Major makeovers planned for Aussie gardens
Australians’ love affair with entertaining and the outdoors shows no signs of slowing, with 93 per cent of homeowners either making substantial updates or completely overhauling their backyards with landscaping projects, according to a recent 2016 Houzz Australia Landscape Trends survey.
Outdoor living remains a top design priority for outdoor renovators (55 per cent) according to the survey, with 79 per cent reporting they spend a lot more time outside as a result of their upgrades.
Relaxing (79 per cent), entertaining (64 per cent) and eating (63 per cent) are the other top increases in uses of the newly landscaped spaces, according to Houzz Inc., which is the world’s largest platform for home renovation and design. While gardening remains a top activity (59 per cent), more than three-quarters of home owners now opt for gardens that are easy-to-maintain (77 per cent).
Homeowners who renovate outdoors also invest in products such as outdoor furniture (54 per cent), barbecues (45 per cent), benches (32 per cent), fire pits (30 per cent), built-in seating (28 per cent) and patio heaters (21 per cent).
For those who include lighting into their outdoor space, 75 per cent say they do so to illuminate features and create a welcoming ambiance.
The survey also revealed that of the 87 per cent of homeowners who update outdoor systems; sprinklers and irrigation systems are most likely to be upgraded (41 per cent), while LED lighting (38 per cent), composting (31 per cent) and rainwater harvesting (28 per cent) are also popular system enhancements.
Houzz principal economist, Nino Sitchinava said, “two-thirds (66 per cent) of outdoor renovators spend more than four hours a week in their gardens, and are motivated to invest in major features that transform the outdoors into additional living spaces.”
Triggers, budgets and top priorities:
- Money, money, money – The top trigger for outdoor upgrades is finally having the finances (32 per cent), followed by a recent home purchase (30 per cent), having the time (29 per cent) and responding to a deteriorated space (23 per cent).
- Projects span all budgets – Substantial projects require higher budgets; however, 73 per cent plan to spend above $3,000. Eight in ten homeowners who renovated their outdoor space, (79 per cent) spent or plan to spend above $5,000 on complete overhauls, with over half of those (53 per cent) spending or planning to spend more than $15,000.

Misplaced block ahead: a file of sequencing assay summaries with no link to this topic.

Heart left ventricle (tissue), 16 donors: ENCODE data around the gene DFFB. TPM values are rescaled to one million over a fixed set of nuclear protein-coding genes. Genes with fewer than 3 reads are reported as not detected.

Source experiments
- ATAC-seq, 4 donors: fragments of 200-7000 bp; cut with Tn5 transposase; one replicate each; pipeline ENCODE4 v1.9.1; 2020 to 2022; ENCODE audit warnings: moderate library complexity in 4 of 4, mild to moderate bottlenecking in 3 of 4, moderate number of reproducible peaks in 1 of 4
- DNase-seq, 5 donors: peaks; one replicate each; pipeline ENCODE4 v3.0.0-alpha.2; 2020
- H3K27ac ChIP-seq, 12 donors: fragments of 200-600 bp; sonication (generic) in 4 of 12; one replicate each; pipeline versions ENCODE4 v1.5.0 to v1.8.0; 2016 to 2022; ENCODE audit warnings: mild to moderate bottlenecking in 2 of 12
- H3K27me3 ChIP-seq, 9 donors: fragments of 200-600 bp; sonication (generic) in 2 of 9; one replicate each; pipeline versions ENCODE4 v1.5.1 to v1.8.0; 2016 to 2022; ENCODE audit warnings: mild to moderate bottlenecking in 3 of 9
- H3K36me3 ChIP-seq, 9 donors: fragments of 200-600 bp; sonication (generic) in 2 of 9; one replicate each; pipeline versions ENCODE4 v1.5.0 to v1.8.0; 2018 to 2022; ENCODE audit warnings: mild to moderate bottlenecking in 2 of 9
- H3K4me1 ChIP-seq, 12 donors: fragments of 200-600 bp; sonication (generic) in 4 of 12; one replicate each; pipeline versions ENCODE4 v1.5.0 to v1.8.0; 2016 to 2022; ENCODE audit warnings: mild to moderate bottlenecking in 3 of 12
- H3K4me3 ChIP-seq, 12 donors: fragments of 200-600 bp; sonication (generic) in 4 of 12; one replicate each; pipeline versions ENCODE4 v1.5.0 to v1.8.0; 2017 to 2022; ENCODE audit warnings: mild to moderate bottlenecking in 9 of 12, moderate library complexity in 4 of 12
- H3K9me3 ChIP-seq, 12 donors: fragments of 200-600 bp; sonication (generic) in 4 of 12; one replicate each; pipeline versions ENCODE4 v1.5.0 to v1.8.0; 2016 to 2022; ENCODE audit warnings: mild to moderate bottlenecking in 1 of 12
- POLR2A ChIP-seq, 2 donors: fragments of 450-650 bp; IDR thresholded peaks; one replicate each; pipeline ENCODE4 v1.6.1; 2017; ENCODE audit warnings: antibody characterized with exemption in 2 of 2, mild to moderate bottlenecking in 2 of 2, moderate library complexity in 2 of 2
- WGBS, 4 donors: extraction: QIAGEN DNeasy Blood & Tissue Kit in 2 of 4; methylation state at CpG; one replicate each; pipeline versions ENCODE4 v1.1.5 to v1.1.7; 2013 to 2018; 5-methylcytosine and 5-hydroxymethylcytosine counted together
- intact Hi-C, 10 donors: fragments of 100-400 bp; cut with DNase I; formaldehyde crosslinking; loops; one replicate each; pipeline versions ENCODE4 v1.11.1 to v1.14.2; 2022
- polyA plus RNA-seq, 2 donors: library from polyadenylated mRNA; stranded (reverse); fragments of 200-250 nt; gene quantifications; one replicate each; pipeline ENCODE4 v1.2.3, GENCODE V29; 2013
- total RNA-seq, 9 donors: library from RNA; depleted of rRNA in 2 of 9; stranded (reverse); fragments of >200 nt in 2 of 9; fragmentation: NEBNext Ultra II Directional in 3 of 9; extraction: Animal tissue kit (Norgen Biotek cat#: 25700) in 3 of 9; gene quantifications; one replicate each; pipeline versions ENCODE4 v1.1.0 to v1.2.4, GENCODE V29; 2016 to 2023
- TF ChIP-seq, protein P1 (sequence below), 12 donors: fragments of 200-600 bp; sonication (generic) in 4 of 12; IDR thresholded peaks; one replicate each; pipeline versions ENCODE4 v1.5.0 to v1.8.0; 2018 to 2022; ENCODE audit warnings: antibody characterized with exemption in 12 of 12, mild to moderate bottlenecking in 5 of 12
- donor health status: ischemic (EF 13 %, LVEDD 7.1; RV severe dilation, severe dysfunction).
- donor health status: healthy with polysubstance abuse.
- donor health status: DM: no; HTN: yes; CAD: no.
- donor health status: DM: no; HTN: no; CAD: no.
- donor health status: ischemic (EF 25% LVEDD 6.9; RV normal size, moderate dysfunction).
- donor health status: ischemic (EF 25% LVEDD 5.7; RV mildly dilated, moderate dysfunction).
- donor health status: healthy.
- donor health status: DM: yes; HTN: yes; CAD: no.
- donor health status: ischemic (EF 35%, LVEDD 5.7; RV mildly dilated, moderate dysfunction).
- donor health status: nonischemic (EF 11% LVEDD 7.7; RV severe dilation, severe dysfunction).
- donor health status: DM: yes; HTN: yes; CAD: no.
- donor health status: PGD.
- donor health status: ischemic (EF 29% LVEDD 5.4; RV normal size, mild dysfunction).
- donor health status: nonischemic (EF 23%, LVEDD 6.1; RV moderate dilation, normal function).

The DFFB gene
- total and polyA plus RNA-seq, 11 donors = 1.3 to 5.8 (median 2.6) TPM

- Paw perfect – Outdoor updates that consider pets were also a priority, with 49 per cent making pet-related upgrades in their renovation, creating space for animals to run and play (43 per cent), fenced off areas (27 per cent) and planting toxin-free plants (26 per cent).
- Child friendly – Nearly half of outdoor renovators made child-related updates (46 per cent). Practicalities such as space to run and play (46 per cent), edible plants (37 per cent), and fencing around the garden (21 per cent) were prioritised.
- Autumn is the time for action – Autumn proved to be the most popular season overall (34 per cent collectively) for garden renovations with the majority of homeowners planning projects for more than six months before breaking ground (57 per cent), which shows that substantial research into a project’s style and price is conducted before the project begins.
- Pretty and low maintenance – Ease of maintenance (69 per cent) in plant choices during upgrades was also high on the list of priorities, followed by plants that are flowering (55 per cent), edible (51 per cent) and drought resistant (50 per cent).
- Lawn action – Homeowners with existing lawns often make big changes to their green space, with 28 per cent reducing the lawn size, while six per cent are removing the lawn all together in favour of garden beds (64 per cent), ground cover/ornamental grass (55 per cent) and hardscaping (55 per cent).
Marketing in spring
When preparing your store for a rush of garden customers this spring, don’t forget that it is the little things, like colour, eye-catching displays, presentation of new products and the easy up-selling of ‘must have’ products that will entice your customers to not only spend in-store, but also ensure multiple visits as gardens advance and change over the warmer months.